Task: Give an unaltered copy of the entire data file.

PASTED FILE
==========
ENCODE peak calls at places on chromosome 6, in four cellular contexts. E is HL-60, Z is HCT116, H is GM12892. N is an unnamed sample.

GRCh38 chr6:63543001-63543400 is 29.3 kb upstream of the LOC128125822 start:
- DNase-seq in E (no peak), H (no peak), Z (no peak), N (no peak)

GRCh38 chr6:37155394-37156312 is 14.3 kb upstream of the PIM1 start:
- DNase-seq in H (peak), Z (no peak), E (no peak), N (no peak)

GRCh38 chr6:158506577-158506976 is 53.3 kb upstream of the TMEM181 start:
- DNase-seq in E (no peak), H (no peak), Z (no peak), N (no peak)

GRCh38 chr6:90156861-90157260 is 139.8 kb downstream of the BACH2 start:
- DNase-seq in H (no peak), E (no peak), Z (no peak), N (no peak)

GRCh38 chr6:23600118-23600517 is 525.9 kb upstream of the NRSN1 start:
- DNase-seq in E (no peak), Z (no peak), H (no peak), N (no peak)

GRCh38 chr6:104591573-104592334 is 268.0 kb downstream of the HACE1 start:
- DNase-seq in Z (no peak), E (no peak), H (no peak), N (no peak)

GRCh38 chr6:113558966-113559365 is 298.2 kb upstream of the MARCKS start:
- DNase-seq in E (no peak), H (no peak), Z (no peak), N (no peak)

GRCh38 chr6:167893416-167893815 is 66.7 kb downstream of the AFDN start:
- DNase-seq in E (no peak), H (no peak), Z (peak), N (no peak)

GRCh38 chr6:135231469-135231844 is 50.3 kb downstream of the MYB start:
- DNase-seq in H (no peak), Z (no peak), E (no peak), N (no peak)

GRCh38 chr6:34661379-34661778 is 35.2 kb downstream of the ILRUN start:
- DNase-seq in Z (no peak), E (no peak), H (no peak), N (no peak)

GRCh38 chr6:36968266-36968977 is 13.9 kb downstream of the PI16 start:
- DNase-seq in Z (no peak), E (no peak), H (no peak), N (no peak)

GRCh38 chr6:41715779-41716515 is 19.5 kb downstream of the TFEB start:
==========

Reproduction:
ENCODE peak calls at places on chromosome 6, in four cellular contexts. E is HL-60, Z is HCT116, H is GM12892. N is an unnamed sample.

GRCh38 chr6:63543001-63543400 is 29.3 kb upstream of the LOC128125822 start:
- DNase-seq in E (no peak), H (no peak), Z (no peak), N (no peak)

GRCh38 chr6:37155394-37156312 is 14.3 kb upstream of the PIM1 start:
- DNase-seq in H (peak), Z (no peak), E (no peak), N (no peak)

GRCh38 chr6:158506577-158506976 is 53.3 kb upstream of the TMEM181 start:
- DNase-seq in E (no peak), H (no peak), Z (no peak), N (no peak)

GRCh38 chr6:90156861-90157260 is 139.8 kb downstream of the BACH2 start:
- DNase-seq in H (no peak), E (no peak), Z (no peak), N (no peak)

GRCh38 chr6:23600118-23600517 is 525.9 kb upstream of the NRSN1 start:
- DNase-seq in E (no peak), Z (no peak), H (no peak), N (no peak)

GRCh38 chr6:104591573-104592334 is 268.0 kb downstream of the HACE1 start:
- DNase-seq in Z (no peak), E (no peak), H (no peak), N (no peak)

GRCh38 chr6:113558966-113559365 is 298.2 kb upstream of the MARCKS start:
- DNase-seq in E (no peak), H (no peak), Z (no peak), N (no peak)

GRCh38 chr6:167893416-167893815 is 66.7 kb downstream of the AFDN start:
- DNase-seq in E (no peak), H (no peak), Z (peak), N (no peak)

GRCh38 chr6:135231469-135231844 is 50.3 kb downstream of the MYB start:
- DNase-seq in H (no peak), Z (no peak), E (no peak), N (no peak)

GRCh38 chr6:34661379-34661778 is 35.2 kb downstream of the ILRUN start:
- DNase-seq in Z (no peak), E (no peak), H (no peak), N (no peak)

GRCh38 chr6:36968266-36968977 is 13.9 kb downstream of the PI16 start:
- DNase-seq in Z (no peak), E (no peak), H (no peak), N (no peak)

GRCh38 chr6:41715779-41716515 is 19.5 kb downstream of the TFEB start: